Dogs not under proper control can kill or injure livestock or wildlife causing emotional distress for those who have to deal with the aftermath. It’s therefore important that visitors follow reasonable requests and signage and respect those who live and work in our countryside.

When you are out you should not enter farmyards and please stay clear of farm machinery.

If an area feels too busy, move on to your Plan B site.

Echoing messages from many groups including NatureScot and the Cairngorms National Park Authority, our key message remains the same:

Take home or bin your waste – Please ensure you dispose of all litter and bagged dog waste in our bins or, if they are full, take your waste home

Plan ahead – Some hotspots could be busy and car parks will undoubtedly fill up quickly – so check the relevant website and be prepared to move to your Plan B site

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Be responsible – Take extra care to follow the Scottish Outdoor Access Code, especially on farmland. For more details on the code please visit www.outdooraccess-scotland.scot

Meanwhile, toilets operated by Aberdeenshire Council and community groups will be opened from April to September from 8am-8pm. You can find out where they are at www.aberdeenshire.gov.uk/leisure-sport-and-culture/aberdeenshire-tourist-and-visitor-information/public-toilets/

Key messages

Stay safe and camp responsibly

Aberdeenshire is a beautiful place and we can all do our bit to help look after it, by following the Scottish Outdoor Access Code

If you are going wild camping, make sure you have as little impact on our stunning countryside as possible and still have a great time.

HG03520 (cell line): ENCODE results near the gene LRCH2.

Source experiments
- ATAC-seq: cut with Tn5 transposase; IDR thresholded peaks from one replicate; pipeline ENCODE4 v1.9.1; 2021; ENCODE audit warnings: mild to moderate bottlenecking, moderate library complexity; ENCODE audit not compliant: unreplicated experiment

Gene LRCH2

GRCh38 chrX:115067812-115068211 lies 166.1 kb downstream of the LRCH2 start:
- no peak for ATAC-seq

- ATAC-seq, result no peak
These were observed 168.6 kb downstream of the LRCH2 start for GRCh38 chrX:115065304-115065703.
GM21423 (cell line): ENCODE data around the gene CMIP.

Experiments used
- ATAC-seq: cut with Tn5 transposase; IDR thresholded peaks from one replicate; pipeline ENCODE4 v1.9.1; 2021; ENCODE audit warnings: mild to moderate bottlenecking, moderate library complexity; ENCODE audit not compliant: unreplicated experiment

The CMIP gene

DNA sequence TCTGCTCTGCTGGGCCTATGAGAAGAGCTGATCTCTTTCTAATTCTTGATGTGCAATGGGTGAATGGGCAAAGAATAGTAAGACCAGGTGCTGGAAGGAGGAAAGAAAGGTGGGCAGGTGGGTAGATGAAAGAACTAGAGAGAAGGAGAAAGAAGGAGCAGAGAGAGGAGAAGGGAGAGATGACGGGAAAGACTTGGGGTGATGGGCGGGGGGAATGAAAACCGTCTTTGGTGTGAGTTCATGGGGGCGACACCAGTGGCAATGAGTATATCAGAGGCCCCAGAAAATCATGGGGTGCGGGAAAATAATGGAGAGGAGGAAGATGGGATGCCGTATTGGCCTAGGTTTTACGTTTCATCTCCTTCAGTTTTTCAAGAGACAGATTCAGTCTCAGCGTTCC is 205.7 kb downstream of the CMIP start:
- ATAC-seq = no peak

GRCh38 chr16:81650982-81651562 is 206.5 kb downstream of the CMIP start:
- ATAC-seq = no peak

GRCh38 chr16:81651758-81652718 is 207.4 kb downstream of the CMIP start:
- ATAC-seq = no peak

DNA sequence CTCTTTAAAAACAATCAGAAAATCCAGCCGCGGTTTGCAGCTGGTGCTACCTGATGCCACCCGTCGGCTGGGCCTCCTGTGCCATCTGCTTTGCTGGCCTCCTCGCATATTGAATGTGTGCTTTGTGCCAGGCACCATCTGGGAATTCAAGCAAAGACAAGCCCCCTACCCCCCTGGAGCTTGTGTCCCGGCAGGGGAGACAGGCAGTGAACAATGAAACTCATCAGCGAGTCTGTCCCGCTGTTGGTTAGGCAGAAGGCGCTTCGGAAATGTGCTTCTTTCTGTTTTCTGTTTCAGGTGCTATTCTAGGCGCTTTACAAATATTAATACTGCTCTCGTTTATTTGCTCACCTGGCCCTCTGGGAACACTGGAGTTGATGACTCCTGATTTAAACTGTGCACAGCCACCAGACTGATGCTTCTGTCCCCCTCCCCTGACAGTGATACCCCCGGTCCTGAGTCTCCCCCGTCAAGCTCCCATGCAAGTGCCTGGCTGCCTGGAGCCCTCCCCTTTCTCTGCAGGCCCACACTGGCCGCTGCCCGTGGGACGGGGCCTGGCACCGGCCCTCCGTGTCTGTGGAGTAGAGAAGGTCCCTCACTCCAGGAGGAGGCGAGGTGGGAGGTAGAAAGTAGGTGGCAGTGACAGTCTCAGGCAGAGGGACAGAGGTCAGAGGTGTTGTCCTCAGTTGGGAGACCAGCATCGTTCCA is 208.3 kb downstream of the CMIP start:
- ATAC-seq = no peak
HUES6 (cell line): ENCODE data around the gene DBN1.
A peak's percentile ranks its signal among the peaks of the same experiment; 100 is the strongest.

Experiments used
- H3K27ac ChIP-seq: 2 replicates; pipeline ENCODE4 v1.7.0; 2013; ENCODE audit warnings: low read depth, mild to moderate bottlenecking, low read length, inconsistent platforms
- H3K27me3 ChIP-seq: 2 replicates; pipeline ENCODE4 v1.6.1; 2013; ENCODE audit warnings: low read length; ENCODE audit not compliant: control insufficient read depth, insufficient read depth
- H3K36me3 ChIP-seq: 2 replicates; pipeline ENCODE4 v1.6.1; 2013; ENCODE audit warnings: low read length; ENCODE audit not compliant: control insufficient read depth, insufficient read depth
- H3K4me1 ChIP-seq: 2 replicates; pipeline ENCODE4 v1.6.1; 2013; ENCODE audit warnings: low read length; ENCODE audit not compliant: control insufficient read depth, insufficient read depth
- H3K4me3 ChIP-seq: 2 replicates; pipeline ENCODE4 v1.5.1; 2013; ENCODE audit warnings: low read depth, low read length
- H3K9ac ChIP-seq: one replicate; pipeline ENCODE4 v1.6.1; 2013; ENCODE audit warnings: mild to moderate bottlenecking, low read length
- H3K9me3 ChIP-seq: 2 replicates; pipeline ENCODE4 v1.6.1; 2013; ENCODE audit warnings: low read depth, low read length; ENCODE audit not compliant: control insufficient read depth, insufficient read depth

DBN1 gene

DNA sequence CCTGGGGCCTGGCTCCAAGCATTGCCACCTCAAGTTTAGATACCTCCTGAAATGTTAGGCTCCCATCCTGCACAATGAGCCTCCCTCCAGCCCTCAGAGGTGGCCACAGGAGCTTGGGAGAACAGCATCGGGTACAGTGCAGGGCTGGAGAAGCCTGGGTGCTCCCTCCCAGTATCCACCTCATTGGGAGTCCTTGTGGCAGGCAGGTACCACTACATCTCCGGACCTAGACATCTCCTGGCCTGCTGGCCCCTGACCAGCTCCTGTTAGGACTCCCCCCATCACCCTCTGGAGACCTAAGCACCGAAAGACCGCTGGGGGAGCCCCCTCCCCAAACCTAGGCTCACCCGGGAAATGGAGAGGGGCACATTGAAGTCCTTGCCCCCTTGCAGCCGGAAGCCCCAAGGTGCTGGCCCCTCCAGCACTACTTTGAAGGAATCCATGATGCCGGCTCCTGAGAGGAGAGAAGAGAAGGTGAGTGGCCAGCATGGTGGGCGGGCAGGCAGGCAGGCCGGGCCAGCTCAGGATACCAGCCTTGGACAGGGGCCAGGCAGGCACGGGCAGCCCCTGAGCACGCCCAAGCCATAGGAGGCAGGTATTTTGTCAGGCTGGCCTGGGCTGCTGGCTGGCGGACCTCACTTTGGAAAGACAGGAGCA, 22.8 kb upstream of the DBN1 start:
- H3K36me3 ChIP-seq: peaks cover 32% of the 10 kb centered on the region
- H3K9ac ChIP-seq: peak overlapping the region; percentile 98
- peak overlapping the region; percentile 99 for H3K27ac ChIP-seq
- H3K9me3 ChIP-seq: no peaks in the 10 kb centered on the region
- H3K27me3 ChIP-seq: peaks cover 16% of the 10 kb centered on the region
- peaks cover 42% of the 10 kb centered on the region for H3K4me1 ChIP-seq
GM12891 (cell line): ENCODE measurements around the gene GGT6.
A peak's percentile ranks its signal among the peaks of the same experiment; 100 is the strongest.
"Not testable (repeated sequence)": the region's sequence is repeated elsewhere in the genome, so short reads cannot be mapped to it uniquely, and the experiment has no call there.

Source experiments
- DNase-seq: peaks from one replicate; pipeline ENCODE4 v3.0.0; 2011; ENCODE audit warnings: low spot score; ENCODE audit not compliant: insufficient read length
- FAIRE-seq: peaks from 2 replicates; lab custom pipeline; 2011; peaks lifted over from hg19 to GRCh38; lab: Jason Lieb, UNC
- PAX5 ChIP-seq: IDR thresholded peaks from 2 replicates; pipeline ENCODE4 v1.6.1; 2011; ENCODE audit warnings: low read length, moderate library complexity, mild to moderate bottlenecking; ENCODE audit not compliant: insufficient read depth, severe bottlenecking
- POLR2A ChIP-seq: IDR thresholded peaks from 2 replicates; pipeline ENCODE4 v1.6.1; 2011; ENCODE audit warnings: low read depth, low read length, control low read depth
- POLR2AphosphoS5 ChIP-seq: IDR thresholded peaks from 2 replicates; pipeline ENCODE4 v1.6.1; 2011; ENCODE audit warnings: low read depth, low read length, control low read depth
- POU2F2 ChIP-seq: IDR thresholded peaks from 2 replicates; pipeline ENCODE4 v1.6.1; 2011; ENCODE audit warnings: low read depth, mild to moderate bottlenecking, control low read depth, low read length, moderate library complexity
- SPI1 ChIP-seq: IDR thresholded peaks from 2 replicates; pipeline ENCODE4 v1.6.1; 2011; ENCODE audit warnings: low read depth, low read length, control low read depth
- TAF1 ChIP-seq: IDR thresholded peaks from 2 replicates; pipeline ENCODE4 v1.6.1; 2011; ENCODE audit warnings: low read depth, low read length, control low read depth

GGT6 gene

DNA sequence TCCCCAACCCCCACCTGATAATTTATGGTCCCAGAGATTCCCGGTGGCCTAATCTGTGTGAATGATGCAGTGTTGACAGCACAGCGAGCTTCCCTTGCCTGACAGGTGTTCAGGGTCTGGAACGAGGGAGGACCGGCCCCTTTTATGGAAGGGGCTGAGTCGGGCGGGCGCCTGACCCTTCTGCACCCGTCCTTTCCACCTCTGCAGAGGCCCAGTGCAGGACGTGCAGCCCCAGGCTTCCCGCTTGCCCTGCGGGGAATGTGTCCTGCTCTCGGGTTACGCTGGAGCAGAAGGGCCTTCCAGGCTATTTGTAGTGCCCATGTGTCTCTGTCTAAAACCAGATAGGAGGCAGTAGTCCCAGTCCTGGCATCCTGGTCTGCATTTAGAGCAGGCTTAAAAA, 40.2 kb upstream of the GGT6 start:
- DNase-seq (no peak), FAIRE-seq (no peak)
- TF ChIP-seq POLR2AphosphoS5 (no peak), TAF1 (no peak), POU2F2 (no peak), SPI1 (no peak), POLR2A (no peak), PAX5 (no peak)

Wild camping is discrete, considerate of other visitors and nature. It is lightweight, in small tents for up to three nights only. Groups of tents, large tents or campervans are not wildcampers and should use designated campsites.

You must be responsible when lighting a campfire or barbecue. Never light a fire in forests, woodlands, in peaty soil, farmland, in a cultural heritage site or near a building. Never light a fire anywhere in our countryside during a prolonged dry period or high fire risk.

- Take your litter home with you – and that includes used toilet paper and sanitary items

- If you need the toilet and there isn’t one nearby please ensure you go at least 30 metres away from open water, people or buildings

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- Bury your waste and replace the turf or bring resealable bags or containers and take your waste away with you

- Use a stove for outdoor cooking

- Please be aware that ticks - which can carry Lyme disease - are present in the countryside especially during the Spring and summer months

Motorhomes and campervans

Travelling and staying in a motorhome or campervan is one of the most flexible ways to get about and enjoy Aberdeenshire - allowing you to explore and stay in different places.

Whether you are an experienced motorhome user or hiring a vehicle for the first time, here are some Do’s and Don’ts to help you plan and have a great visit to the region


Plan ahead - popular places are likely to get busy especially at weekends and holidays - so it’s best to book in advance where you can

Use designated campsites wherever possible – this helps protect the environment and supports local businesses too

Always use proper facilities to dispose of chemical waste and litter. If there aren’t facilities where you are, hold on to your waste and rubbish until you find a suitable point

Support local businesses – you can help small and local businesses get back on their feet by using campsites, visiting local cafés, restaurants and shops

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Not every location you visit will have a bin to put your litter in, so please carry it with you until you find a suitable place - if bins are full when you arrive, don’t leave them next to the bin even if others have

Park your vehicle responsibly at all times – never block gates, access routes or other vehicles

It’s great to take in all the sights when moving around Aberdeenshire but be aware if traffic is starting to build up behind you. Be prepared to pull over in laybys or passing places to let other vehicles go on their journeys, then continue to enjoy yours


Park overnight in passing places – these are a crucial part of our roads network and required to allow the free flow of traffic

Use laybys for extended stays – these are essential parts of the road network allowing drivers to take a break on journeys and for short overnight rest stops only